The San Diego City Council on Monday voted down a proposal by Mayor Kevin Faulconer to regulate short-term rentals and passed a compromise measure championed by councilwomen Barbara Bry and Lorie Zapf.
The new ordinance will limit short-term rentals by Airbnb, HomeAway and other services to an owner’s primary residence and one additional dwelling unit on the same parcel. The council also removed the exception for Mission Beach so the same rules apply across the city.
The votes were 6-3 against the mayor’s proposal and 6-3 for Bry and Zapf’s compromise measure.[contextly_sidebar id=”bFoUaOgbzEotzgkajJ6YSQh92JCPdwgs”] Councilmen Mark Kersey, Chris Cate and Scott Sherman voted in favor of the mayor’s proposal while councilmembers Georgette Gómez, David Alvarez, Myrtle Cole, Chris Ward, Bry and Zapf voted against. Cate, Sherman and Alvarez voted against the compromise.
“I wasn’t elected to serve the interests of out-of-town investors, I was elected to serve the needs of my constituents, so I am pleased to support the mayor’s proposal with the Bry-Zapf amendments,” said Zapf. “This is not the perfect solution, but I have been working on this for the last four years and the City Council must provide some relief for the residents in my district.”
Short-term vacation rentals have vexed residents and city officials alike for several years. Until now, the City Council has been unable to pass a regulatory framework for home-sharing.
“I introduced my compromise proposal to help the City Council find enough common ground so they could pass comprehensive short-term rental laws, and with the additional amendments made today we’ve finally achieved that goal,” Faulconer said after the vote. “As I’ve said repeatedly, the most important thing is that we have an established set of rules that protects neighborhood quality of life through increased oversight and enforcement.”
Hundreds of residents, both for and against short-term rentals, packed the council chamber to voice their concerns.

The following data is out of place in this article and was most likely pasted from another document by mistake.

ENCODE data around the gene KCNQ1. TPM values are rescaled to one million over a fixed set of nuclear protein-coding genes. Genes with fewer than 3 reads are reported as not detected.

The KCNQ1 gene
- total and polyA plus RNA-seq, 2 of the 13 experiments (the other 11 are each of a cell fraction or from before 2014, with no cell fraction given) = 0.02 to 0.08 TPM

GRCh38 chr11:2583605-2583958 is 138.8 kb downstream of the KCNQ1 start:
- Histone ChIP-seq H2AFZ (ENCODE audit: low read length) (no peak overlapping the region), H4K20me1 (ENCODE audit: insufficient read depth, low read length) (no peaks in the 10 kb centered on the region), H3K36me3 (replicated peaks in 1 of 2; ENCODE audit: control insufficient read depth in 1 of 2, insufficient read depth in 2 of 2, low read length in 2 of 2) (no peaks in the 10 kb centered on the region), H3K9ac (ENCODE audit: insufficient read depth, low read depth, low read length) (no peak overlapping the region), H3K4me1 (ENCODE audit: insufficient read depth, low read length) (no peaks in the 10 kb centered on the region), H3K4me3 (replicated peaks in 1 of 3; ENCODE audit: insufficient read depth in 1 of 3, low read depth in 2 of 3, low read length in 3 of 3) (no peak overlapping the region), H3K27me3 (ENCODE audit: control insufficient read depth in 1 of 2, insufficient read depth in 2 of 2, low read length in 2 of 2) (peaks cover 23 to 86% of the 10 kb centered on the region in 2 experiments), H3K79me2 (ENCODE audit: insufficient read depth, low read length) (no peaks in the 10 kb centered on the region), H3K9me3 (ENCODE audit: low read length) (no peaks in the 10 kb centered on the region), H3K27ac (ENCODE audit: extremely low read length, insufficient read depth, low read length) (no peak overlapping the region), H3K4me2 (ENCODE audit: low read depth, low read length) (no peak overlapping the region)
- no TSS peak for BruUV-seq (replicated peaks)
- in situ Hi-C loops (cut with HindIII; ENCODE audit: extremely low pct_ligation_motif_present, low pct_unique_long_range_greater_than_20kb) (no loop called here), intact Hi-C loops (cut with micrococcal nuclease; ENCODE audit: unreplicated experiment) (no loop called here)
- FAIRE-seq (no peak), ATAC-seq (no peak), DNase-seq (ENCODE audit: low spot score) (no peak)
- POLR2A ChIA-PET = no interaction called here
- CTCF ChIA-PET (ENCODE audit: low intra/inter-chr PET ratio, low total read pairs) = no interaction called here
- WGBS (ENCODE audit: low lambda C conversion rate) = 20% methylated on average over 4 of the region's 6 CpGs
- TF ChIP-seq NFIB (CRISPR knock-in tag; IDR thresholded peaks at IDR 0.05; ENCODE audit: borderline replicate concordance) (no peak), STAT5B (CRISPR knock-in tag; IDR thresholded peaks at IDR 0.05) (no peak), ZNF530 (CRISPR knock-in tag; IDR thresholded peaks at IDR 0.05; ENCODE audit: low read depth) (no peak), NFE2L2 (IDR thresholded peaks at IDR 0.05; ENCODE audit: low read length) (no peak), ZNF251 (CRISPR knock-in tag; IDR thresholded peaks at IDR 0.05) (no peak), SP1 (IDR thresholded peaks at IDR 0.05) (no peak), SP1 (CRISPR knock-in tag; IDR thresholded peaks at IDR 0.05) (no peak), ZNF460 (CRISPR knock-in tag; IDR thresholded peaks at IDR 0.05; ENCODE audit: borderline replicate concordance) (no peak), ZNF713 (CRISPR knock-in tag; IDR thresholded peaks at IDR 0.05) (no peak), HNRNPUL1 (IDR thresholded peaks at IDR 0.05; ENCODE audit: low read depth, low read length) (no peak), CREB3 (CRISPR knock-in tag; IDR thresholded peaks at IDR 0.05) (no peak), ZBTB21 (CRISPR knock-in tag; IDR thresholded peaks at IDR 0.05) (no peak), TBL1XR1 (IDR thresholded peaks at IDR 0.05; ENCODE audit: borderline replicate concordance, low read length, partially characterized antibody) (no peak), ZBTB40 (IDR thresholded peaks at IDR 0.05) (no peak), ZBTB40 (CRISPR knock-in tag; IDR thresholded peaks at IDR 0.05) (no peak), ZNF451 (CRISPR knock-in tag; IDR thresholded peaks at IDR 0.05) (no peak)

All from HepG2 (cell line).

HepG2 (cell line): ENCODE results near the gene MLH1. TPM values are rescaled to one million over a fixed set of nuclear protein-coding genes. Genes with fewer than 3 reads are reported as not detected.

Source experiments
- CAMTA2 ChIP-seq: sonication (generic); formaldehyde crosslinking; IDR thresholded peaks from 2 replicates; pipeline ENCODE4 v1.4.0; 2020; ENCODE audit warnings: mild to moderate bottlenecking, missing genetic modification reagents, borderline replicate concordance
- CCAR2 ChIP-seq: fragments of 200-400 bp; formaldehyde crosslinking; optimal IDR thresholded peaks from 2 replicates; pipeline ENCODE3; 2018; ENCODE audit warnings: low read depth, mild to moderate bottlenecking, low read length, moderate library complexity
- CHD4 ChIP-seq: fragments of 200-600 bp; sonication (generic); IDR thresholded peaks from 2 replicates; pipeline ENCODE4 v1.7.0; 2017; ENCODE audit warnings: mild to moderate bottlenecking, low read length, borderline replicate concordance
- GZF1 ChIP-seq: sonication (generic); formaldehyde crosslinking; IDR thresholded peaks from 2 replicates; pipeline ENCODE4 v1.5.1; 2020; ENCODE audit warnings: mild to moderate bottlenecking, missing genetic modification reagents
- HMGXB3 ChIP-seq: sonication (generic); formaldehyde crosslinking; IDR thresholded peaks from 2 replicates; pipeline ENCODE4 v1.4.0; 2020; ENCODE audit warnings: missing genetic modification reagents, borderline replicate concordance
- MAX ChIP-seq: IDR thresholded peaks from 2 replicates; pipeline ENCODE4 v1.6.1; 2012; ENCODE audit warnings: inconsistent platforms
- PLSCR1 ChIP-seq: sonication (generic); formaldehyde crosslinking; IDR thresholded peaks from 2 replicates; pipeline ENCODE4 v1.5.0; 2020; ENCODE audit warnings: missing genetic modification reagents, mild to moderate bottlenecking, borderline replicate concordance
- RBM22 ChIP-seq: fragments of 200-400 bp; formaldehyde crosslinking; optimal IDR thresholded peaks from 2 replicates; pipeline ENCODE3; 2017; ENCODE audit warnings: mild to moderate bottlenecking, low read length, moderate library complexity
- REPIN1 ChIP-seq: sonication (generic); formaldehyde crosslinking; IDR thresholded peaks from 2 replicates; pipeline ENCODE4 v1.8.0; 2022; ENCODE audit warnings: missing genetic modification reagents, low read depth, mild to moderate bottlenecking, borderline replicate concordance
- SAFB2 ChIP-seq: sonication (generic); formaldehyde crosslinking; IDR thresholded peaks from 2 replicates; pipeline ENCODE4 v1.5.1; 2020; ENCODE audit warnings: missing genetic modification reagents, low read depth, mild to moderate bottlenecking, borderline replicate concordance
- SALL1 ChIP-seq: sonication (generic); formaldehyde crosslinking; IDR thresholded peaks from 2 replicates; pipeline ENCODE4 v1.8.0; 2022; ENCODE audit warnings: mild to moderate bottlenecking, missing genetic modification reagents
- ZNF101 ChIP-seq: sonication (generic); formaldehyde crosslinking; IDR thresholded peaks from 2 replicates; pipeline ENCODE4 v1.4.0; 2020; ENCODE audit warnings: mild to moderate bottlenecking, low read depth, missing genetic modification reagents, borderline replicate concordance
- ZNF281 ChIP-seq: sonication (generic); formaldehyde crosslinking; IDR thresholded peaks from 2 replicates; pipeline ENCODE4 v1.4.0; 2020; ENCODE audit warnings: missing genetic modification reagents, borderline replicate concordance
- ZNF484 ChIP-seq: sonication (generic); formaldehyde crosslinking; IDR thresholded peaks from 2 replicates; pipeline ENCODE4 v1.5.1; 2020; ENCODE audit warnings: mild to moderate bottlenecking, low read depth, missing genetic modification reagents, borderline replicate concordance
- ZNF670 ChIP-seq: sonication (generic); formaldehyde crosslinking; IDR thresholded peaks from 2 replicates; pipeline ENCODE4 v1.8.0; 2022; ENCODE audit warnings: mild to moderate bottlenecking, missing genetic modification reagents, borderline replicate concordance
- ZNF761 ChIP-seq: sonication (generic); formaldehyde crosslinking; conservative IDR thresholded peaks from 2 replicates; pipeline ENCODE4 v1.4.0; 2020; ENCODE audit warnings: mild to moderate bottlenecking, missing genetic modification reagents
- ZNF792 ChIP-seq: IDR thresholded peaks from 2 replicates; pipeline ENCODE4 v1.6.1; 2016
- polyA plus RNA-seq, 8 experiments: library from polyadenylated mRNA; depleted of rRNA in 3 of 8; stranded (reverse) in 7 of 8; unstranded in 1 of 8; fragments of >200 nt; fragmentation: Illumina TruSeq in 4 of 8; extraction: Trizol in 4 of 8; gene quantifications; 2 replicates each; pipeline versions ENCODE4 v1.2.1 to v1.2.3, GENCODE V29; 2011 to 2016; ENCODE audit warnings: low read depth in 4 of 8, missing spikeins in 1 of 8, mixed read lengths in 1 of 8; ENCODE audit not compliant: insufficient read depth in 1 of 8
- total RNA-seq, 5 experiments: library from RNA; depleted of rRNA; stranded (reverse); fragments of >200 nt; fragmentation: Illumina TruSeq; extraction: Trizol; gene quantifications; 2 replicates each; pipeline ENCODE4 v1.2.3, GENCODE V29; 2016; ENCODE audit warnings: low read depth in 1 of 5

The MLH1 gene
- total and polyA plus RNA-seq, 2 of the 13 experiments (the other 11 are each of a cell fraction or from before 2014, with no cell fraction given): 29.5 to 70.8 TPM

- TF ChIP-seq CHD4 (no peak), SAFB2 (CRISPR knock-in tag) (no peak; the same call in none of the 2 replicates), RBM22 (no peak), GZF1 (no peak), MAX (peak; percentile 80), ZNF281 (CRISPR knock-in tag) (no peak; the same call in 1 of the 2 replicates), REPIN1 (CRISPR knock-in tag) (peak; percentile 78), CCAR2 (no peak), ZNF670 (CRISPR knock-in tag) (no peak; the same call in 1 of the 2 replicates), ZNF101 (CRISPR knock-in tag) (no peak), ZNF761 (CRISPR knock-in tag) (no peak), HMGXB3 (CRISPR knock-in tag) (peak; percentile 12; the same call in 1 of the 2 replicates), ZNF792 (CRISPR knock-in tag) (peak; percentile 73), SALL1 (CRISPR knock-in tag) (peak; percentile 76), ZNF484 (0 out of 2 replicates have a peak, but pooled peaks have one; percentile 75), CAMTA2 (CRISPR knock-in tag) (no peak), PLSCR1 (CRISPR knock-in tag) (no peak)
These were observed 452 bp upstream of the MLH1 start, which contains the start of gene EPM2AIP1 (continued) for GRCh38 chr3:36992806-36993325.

Some argued that they need the added money from short-term rentals to supplement their income. Others said valuable homes are being gobbled up by investors and pushing out families who would otherwise live there and contribute to the community.
“Council’s decision today demonstrates a clear commitment to prioritizing the needs of our neighborhoods while maintaining opportunities for San Diegans to participate in — and benefit from — home-sharing and limited whole-home rentals,” said Councilman Chris Ward.
But HomeAway quickly criticized the vote as a limitation of private property rights and promised to “evaluate next steps” in reaction.
“HomeAway is extremely disappointed in the City Council’s decision to ignore the mayor’s compromise and effectively ban short-term rentals in the city of San Diego,” the company said in a statement. “This outcome will not only negatively impact the local economy but will deny many San Diegans of their private property rights.”
The City Council left rules proposed by Faulconer related to registration, good neighbor policy, enforcement and an affordable housing fee largely unchanged.
Under the rules, all short-term rental hosts will be required to:
- Register with or be licensed annually by the city
- Secure a Transient Occupancy Tax certificate
- Pay the tax and an affordable housing impact fee monthly
- Obtain a Neighborhood Use Permit for dwellings with four or more bedrooms
- Advertise a short-term residential occupancy license number on all advertisements
- Comply with a “good neighbor” policy, including posting local contact information on property
- Collect and maintain detailed records on each rental for a period of three years
The rules would be enforced by the city’s Code Enforcement Division, Treasurer’s Office, City Attorney and San Diego Police.
— From Staff and Wire Reports
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